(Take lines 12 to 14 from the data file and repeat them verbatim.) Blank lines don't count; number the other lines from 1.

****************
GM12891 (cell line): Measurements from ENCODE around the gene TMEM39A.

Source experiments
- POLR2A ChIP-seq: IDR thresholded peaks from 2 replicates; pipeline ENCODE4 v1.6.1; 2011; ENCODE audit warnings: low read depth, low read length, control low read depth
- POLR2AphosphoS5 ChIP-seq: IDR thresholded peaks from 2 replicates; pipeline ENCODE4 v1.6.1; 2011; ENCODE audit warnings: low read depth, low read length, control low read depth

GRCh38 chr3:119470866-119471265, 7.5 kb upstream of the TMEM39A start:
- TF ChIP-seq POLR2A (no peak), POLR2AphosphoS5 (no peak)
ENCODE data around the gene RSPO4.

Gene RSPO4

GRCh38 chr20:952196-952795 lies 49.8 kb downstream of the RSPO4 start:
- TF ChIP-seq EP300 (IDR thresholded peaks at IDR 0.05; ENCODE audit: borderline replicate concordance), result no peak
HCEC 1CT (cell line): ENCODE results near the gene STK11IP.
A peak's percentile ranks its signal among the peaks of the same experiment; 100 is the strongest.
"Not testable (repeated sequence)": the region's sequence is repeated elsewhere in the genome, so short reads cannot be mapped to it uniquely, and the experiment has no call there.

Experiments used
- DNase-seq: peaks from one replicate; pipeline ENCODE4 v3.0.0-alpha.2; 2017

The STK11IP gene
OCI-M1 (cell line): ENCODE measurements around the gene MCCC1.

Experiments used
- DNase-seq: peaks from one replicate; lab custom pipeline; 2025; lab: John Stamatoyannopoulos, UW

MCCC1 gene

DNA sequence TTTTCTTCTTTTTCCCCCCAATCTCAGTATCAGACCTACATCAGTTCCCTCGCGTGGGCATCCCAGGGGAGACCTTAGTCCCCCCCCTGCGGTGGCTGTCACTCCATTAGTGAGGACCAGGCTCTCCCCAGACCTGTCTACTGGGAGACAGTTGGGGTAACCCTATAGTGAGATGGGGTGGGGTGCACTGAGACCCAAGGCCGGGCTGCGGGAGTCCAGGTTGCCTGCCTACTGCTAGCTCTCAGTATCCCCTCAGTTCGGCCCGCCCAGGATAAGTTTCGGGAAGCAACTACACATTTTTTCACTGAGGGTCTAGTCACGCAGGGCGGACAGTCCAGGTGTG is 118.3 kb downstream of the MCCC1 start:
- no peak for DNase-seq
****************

A peak's percentile ranks its signal among the peaks of the same experiment; 100 is the strongest.
"Not testable (repeated sequence)": the region's sequence is repeated elsewhere in the genome, so short reads cannot be mapped to it uniquely, and the experiment has no call there.

Experiments used